Four years ago, Hagen was doing marketing for a screenprinting supply company with a strong YouTube presence. He’d noticed, too, that musicians were generating massive traffic on the site. So in October 2010, he ran a reverse search on YouTube to determine what else viewers were looking for.
The No. 1 search term? “Lil Wayne.”
No. 2? “Ghost.”
That struck Hagen, a fan of shows like Unsolved Mysteries and The X-Files. He imagined a YouTube series about a girl named Sunshine who’s moved with her single mom from sunny Texas to the dreary Pacific Northwest, where—as Twin Peaks and Twilight have shown viewers—things get freaky. He emailed Rose, an actress he knew from previous film projects, to ask if she and her daughter were interested.
Rose, 42, leapt immediately. A native Oregonian—she graduated from Milwaukie High School, where she starred as a man-poisoning spinster in Arsenic and Old Lace—Rose had appeared in local indie films, acted in Izzy’s commercials and done voice-over work for Nintendo and Intel. McKenzie, then 16, was acting in community theater. She’d given up Mervyn’s and Fred Meyer modeling gigs, because at 5-foot-1, she didn’t meet the minimum height requirement.
It wasn’t as if YouTube lacked ghost videos. But they tended to star middle-aged bald men alone in their apartments, not attractive young girls in their bedrooms. “Nobody was taking this idea of a young girl, which is what people are looking for on YouTube, and combining it with ghosts,” says Rose, a fair-skinned redhead with an emphatic way of speaking. “We were like, there’s no reason this shouldn’t work. It has all the things that people really care about.”
In late 2010, The Haunting of Sunshine Girl was born. The aesthetic was intentionally raw, with most of the videos filmed on a consumer-grade FlipCam. They were unscripted, and production value was low: no fancy special effects or lighting or makeup, which would detract from the sense of reality. Such an approach allowed the team to shoot up to 10 videos a day and keep the channel flooded with fresh content, up to three or four new videos a week—to “feed the beast that is YouTube,” Hagen says. Today, the channel has more than 1,000 videos.
Even Hagen concedes many of the videos are pedestrian. “When I started the channel, I knew I was taking a few steps backward as a filmmaker,” he says. “I knew I wasn’t making quality stuff anymore. It’s mostly disposable. With some of the random videos, I have a hard time sitting through them to get them online.”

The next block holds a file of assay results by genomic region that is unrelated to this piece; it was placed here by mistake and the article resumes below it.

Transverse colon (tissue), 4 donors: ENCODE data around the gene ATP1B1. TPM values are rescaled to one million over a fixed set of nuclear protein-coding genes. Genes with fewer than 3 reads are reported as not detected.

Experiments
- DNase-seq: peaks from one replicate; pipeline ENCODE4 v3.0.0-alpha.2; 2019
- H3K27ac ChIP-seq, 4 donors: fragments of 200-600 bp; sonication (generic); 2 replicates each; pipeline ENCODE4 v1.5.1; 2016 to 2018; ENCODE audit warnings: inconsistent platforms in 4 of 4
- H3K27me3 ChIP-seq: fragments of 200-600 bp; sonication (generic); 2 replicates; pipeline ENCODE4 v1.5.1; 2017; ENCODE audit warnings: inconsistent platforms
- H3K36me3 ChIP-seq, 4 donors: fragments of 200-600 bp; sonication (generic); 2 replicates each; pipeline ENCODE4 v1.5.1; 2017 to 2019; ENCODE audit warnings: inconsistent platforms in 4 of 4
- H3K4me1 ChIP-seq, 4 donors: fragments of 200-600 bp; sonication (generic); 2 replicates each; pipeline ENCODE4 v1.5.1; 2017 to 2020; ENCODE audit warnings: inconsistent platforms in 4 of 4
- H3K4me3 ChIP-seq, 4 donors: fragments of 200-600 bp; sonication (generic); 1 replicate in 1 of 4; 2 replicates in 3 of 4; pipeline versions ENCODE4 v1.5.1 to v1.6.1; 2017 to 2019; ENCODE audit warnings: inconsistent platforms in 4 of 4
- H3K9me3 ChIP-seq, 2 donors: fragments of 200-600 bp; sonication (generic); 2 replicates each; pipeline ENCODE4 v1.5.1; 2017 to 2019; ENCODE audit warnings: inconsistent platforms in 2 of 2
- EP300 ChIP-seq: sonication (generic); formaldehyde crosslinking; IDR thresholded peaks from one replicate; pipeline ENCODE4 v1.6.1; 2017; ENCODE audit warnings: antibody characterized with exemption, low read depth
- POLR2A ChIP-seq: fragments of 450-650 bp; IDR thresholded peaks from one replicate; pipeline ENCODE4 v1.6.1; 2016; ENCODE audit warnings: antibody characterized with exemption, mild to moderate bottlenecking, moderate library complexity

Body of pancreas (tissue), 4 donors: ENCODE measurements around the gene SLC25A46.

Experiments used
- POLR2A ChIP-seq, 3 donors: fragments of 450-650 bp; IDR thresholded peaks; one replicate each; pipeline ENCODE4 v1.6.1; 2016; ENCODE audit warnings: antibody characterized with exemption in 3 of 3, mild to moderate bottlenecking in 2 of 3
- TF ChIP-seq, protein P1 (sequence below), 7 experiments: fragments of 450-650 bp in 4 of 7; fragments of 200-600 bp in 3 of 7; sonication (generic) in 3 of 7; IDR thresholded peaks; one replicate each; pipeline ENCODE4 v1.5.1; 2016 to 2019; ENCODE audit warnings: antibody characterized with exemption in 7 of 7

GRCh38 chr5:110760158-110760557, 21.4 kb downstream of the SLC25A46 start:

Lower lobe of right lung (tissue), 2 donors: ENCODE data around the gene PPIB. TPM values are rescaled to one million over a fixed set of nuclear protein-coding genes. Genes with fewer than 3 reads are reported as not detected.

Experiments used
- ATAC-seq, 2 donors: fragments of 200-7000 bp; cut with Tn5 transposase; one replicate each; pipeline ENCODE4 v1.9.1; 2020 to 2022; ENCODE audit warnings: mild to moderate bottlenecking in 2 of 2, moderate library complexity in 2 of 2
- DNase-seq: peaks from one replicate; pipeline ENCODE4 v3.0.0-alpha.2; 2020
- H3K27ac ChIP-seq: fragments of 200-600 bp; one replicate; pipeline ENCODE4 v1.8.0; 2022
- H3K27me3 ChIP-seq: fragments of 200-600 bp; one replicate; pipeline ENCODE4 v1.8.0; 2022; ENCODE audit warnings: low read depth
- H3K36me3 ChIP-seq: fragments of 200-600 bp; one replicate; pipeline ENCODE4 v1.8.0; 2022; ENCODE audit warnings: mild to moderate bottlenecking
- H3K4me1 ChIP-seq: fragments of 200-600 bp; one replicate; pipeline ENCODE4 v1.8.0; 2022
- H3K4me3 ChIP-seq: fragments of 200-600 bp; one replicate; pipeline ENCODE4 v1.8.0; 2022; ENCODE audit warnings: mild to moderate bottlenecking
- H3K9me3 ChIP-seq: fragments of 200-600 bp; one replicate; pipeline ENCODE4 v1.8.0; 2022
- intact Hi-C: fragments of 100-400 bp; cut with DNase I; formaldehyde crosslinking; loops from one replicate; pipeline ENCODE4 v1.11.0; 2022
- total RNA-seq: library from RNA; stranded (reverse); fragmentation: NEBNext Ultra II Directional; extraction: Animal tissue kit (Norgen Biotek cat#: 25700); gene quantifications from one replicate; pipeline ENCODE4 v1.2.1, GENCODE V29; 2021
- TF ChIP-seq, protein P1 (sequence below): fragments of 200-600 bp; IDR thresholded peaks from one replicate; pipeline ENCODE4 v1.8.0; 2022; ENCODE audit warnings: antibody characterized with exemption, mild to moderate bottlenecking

The team learned to play by the rules of YouTube. That meant search-engine optimization: carefully choosing keywords and tags—“ghost,” “haunted,” “paranormal,” “scary”—to boost their videos’ hits. “We hit 100,000 views within weeks,” Hagen says, “and that was without promoting the channel to our friends or family or anybody. It was all just natural searches on YouTube.”
Hagen designed eye-catching thumbnails featuring McKenzie’s face, or overlaid with red circles and arrows to direct viewers’ attention to the spectral activity. One of the earliest hits was titled “SCARY! DON’T WATCH! Ghost Child caught on tape.” The thumbnail is a bloody handprint, with “HELP ME” scrawled above. (That February 2011 video, in which ghosts lock Sunshine in a bathroom, has more than 2 million views.)
Since 2011, Sunshine Girl has been a member of YouTube’s partner program, which allows content creators to share revenue from ads sold on their videos—pop-up banners, pre-roll ads and so on. Hagen says the channel now makes $4,000 to $6,000 a month. They recently earned $500 from a Japanese television show that compiles video clips from across the Internet. Product placement—they’ve approached Ford, Vitamin Water and Pendleton Woolen Mills—has never panned out.
Then again, YouTube was always a means to an end.
“I knew that if we built up our numbers, people in L.A. would have to pay attention to us,” Hagen says. “The goal had always been to get a lot of subscribers and views, and YouTube was the place with the biggest audience.”
In her first video, made in December 2010, McKenzie twiddles her hands and tugs at her sleeves as she describes her plan to document the “creepy sketch stuff” at her new house. She has a way of speaking with her mouth in a perpetual smile—much like a fidgety, aggressively positive Lonelygirl15, one of YouTube’s earliest video bloggers and a clear precursor to Sunshine.